Norway Regrets Its EV Push Because It Made People Dependent On Cars

Norway Regrets Its EV Push Because It Made People Dependent On Cars

Photo: Sigrid Harms/picture alliance (Getty Images)

Norway has been the poster child for the electric vehicle transition. EVs have outpaced gasoline-fueled cars in sales for the past few years, encouraged by generous subsidies and an expansive charging network. However, the country is beginning to realize the combustion versus electric struggle doesn’t exist in a vacuum and impacts society at large.

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The Norwegian government’s efforts to make electric cars more affordable and easier to own, even relative to taking public transportation. The Scandinavian country already had one of the lowest rates of public transportation usage in Europe, but the situation is getting even worse. Vox looked into how the state-encourage EV push is cutting off resources for public transportation agencies:

The effect of EV adoption on public transportation has been a particular concern for Norway’s cities because boosting transit ridership has been a linchpin of local mobility strategies. Bergen, for instance, opened its first light rail line in 2010, and Trondheim overhauled its bus fleet in 2019. But because generous EV incentives make driving cheaper, they make public transportation relatively less cost-competitive.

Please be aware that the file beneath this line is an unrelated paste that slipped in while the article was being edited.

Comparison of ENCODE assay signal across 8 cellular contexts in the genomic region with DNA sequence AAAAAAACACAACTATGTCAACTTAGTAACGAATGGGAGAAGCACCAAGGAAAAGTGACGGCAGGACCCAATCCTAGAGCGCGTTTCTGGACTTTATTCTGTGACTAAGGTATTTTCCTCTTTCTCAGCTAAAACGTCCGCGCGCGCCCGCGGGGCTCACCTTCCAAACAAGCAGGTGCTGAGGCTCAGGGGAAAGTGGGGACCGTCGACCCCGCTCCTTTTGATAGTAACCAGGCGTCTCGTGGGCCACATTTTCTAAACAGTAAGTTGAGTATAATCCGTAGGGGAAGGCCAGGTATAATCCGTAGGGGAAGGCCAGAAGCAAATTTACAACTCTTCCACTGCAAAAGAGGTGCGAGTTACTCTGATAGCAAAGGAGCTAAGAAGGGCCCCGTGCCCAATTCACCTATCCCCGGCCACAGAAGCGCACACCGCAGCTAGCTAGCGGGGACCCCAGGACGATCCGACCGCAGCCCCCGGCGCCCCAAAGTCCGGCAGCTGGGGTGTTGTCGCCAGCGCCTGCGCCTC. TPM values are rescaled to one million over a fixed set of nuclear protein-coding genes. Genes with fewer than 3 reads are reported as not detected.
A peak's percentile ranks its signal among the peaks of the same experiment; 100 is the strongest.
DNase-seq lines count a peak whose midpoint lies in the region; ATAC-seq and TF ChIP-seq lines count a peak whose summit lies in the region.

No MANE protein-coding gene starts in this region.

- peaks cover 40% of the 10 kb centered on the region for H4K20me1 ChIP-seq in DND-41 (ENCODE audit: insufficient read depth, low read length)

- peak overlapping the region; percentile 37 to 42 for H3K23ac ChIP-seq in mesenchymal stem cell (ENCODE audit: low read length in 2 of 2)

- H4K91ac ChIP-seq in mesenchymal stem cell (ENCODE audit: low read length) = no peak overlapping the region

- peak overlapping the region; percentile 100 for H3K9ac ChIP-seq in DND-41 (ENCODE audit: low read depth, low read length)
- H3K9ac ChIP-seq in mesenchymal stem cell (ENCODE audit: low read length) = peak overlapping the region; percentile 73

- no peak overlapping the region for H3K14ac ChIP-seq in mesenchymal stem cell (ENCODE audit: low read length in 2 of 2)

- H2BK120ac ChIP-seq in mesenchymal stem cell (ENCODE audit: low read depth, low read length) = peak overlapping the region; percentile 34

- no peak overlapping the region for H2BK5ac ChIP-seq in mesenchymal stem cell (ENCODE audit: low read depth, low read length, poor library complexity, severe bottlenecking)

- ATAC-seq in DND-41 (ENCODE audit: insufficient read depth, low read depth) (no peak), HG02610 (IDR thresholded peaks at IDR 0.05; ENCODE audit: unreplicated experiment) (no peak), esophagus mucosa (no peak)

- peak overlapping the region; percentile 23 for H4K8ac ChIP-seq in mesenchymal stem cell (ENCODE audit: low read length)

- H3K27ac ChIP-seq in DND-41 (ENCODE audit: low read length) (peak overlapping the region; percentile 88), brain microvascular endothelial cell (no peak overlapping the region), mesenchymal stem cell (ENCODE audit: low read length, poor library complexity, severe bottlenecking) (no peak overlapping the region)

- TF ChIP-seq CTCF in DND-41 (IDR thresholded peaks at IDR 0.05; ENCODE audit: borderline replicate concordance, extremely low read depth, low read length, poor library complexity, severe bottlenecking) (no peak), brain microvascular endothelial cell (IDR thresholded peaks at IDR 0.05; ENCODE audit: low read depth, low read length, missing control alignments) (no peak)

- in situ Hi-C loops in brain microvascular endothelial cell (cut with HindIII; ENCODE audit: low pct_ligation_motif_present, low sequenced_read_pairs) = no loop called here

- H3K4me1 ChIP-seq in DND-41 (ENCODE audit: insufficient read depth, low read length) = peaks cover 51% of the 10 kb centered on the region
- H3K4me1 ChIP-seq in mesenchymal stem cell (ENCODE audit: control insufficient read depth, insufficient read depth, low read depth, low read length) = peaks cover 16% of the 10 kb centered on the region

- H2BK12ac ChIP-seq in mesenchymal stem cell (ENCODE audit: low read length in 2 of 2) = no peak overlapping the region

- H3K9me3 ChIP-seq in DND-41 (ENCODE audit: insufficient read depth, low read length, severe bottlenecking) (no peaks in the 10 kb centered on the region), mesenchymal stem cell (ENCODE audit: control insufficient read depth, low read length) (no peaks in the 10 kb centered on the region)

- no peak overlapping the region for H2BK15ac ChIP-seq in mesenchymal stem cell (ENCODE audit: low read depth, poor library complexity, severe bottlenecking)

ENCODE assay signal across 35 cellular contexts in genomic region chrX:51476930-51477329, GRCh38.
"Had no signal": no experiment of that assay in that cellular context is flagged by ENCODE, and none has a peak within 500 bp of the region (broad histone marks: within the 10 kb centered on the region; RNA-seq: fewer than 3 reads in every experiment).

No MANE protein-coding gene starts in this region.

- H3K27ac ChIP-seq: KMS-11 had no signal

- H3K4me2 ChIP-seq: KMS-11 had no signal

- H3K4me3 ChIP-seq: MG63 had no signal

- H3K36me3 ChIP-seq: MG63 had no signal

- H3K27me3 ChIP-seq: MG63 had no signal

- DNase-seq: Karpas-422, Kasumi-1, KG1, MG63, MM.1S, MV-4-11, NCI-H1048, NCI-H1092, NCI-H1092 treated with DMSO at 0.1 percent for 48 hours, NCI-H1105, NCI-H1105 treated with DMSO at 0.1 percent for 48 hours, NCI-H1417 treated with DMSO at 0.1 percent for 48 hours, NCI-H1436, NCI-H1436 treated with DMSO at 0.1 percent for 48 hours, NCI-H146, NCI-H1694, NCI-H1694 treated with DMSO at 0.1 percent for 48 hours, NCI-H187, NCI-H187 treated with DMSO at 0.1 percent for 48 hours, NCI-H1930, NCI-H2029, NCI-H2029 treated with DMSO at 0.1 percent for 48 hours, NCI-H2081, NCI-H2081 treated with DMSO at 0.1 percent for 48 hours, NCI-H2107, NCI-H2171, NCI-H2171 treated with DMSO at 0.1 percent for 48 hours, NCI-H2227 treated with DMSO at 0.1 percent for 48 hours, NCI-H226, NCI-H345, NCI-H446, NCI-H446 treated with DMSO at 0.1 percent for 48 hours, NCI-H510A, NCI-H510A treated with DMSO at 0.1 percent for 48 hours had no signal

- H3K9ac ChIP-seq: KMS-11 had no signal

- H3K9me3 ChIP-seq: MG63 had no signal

Worse, EV promotions have shrunk the funding available to invest in transit improvements because Norwegian public transportation budgets are partly funded through the road tolls that the national government exempted EV owners from paying. As more Norwegians purchased EVs, transit revenue fell, threatening major investments like a new metro line in Oslo. “One of my primary concerns is that because we are subsidizing EVs through the cheaper toll roads, we don’t have the money to pay for big transit infrastructure projects,” said Eivind Trædal, an Oslo city councilmember who until a few weeks ago led the city’s council’s environment and transportation committee.

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While Norway’s cities have had access to fund large-scale projects, local leaders are still making a sizable effort to encourage people to get out of their cars and reduce traffic. Oslo, the country’s capital, has built bicycle lanes, widened sidewalks and removed parking spots by the thousands. In all, it’s a cautionary tale not to forget that the shift to EVs is meant to reduce carbon emissions, and using public transport is still more environmentally friendly than driving any vehicle. Be sure to read the entire piece at Vox.